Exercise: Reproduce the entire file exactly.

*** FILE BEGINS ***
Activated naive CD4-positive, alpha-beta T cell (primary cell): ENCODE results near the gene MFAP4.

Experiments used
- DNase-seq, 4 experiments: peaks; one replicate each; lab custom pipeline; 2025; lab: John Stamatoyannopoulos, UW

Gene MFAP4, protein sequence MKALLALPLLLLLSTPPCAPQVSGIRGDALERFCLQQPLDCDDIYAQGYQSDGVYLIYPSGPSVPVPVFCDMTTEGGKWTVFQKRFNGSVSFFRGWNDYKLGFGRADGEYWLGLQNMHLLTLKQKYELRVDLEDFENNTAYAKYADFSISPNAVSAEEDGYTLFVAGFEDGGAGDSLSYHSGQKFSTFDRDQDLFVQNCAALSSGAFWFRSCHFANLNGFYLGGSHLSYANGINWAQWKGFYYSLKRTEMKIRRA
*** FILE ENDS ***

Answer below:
Activated naive CD4-positive, alpha-beta T cell (primary cell): ENCODE results near the gene MFAP4.

Experiments used
- DNase-seq, 4 experiments: peaks; one replicate each; lab custom pipeline; 2025; lab: John Stamatoyannopoulos, UW

Gene MFAP4, protein sequence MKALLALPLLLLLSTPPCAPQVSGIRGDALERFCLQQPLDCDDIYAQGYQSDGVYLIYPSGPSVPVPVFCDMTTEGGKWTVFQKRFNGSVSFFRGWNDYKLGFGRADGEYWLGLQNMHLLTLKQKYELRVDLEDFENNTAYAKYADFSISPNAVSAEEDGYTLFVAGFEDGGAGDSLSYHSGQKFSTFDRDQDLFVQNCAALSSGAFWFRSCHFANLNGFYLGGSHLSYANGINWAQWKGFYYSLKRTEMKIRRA